OTTAWA — Canada can no longer brag that it recouped all the jobs lost during the recession. The economy is roughly 30,000 jobs short, according to Statistics Canada.
The data agency revealed Friday it has revised its labour data to reflect 2006 census figures, as opposed to using 2001 population data. The new census data suggest the labour force is not as large as previously assumed.
As a result, “the employment increase from July 2009 to December 2010 based on the new estimates was not as strong as with the old estimates,” Statistics Canada said in a paper discussing the changes.
However, it added the unemployment rate, at 7.6% as of December, remains unchanged.
Avery Shenfeld, chief economist at CIBC World Markets, said the changes are largely “trivial,” other than the politicians losing some bragging rights about the economy’s strength.
“This is not a material change in the direction of the economy,” he said. “There is some symbolism in getting back the very last job, but part of the explanation is that the population hasn’t been growing as quickly so there are not as many people to be employed as earlier assumed.”
Based on the revisions, the agency says 428,000 jobs were lost between October 2008 and July 2009. From July 2009 to last month, the revised data suggest 398,000 net new jobs were created – meaning there is 30,000-job gap.
Previously, Statistics Canada had declared the economy recouped the recession’s job losses by last August, a data point oft repeated by the federal Conservative government in defending its record on the economy.
The data, prior to revisions, had indicated the economy lost 417,000 between October 2008 and July 2009, whereas between July 2009 and last month roughly 463,000 net new jobs had been generated.
Statistics Canada said the new estimates of employment are slightly lower overall due to the lower population estimates. “Despite the slightly lower levels, however, the new (revised) and old (unrevised) employment estimates track closely, following the same trends,” it said.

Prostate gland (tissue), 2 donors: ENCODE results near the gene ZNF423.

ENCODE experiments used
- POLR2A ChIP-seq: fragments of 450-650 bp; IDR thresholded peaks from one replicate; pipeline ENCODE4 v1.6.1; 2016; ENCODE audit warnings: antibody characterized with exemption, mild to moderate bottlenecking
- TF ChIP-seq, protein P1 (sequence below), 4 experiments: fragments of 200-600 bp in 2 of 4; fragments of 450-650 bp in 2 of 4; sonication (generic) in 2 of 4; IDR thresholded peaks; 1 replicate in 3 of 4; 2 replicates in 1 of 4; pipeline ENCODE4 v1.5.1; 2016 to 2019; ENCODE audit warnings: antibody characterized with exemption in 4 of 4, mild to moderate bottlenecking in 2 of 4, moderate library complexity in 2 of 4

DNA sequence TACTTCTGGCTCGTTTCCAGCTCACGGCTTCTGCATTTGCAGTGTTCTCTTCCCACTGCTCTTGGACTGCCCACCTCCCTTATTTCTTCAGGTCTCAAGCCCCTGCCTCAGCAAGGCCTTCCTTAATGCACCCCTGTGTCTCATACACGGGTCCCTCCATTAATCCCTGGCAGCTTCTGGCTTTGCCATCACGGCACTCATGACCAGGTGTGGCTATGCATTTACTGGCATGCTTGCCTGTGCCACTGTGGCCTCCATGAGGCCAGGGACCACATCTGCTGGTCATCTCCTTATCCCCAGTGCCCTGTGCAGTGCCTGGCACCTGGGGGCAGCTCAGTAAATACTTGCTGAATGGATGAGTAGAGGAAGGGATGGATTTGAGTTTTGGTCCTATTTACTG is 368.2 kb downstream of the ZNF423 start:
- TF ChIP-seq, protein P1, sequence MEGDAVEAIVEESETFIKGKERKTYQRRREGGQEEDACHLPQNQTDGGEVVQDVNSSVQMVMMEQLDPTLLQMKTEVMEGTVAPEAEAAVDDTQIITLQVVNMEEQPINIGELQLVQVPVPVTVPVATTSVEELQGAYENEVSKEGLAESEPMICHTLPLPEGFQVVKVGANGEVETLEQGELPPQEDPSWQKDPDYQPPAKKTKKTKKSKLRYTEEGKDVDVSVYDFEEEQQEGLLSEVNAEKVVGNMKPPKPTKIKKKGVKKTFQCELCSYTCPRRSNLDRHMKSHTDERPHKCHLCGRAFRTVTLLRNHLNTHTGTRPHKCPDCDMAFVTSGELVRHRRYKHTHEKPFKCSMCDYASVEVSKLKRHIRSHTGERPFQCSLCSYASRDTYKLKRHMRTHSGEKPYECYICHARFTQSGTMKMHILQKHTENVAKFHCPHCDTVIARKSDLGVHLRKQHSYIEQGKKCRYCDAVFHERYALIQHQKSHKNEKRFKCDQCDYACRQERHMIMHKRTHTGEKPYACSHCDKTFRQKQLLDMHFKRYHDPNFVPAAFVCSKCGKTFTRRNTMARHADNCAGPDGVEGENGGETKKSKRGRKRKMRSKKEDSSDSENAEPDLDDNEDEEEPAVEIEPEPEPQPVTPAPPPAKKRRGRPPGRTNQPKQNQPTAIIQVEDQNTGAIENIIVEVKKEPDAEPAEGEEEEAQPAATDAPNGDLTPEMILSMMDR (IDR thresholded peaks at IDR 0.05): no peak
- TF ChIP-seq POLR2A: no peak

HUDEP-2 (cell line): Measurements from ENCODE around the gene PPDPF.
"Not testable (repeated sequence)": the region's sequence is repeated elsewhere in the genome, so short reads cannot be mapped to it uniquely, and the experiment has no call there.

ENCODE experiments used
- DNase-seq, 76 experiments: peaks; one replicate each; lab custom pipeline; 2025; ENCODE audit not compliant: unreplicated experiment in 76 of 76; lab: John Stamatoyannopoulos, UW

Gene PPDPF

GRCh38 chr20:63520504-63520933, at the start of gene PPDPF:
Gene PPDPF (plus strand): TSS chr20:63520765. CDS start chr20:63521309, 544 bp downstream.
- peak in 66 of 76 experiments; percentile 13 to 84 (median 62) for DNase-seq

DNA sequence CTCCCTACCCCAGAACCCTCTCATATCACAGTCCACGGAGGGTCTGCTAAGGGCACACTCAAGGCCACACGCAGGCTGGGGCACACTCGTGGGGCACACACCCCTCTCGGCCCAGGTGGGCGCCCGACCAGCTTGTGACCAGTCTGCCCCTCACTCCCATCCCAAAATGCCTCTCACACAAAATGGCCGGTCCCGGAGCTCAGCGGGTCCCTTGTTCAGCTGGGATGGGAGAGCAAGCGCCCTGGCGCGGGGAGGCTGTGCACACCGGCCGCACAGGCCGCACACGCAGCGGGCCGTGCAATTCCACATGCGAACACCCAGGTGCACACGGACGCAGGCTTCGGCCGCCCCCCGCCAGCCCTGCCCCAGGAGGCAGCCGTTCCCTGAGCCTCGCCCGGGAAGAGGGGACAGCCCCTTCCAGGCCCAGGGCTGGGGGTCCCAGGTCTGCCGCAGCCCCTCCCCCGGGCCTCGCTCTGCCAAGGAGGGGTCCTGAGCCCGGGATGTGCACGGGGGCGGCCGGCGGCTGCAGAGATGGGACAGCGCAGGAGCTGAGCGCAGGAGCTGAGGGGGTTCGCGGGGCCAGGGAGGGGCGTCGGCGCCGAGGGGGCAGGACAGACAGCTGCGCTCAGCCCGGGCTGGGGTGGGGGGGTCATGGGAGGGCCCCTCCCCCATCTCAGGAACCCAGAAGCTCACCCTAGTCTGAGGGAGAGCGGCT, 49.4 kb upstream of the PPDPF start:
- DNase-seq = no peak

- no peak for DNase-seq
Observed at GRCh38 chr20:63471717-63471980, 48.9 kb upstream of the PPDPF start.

“You can say Canada hasn’t created as many jobs,” Mr. Shenfeld said, “but we also don’t have as many people to be employed.”
For the provinces, employment levels were revised downward by 1% or more for New Brunswick (-2.4%); British Columbia (-1.9%); Newfoundland and Labrador (-1.8%) and Prince Edward Island (-1.1%). The only upward revision was in Alberta (+0.8%).
Finance Minister Jim Flaherty said revisions to Statistics Canada data are “routine,” and estimates for Canadian economic performance have not changed.
“The economy has grown for five straight quarters, and the unemployment rate remains 7.6% as previously reported,” Mr. Flaherty said in a statement. “We know that there are still too many people looking for work. Our government is working on their behalf to create jobs and economic growth across Canada.”
The federal government’s two-year $48-billion stimulus program, aimed at generating economic growth and jobs, will largely come to an end as of March 31, although money will continue to flow for infrastructure projects that started before that date.
Meanwhile, Statistics Canada released other labour-related data on Friday, suggesting average weekly employee earnings rose 4.4% year-over-year in November. Economists at Moody’s Analytics said the result indicates the earnings growth reported is the fastest in more than two years.
“The strong wage growth also supports projections for healthy GDP growth in the fourth quarter, as rising incomes continue to support spending,” said Adam Goldin, economist at Moody’s.
On Monday, Statistics Canada releases GDP data for November, and the market consensus is for a 0.3% month-over-month gain. Fourth-quarter figures will be available on Feb. 28.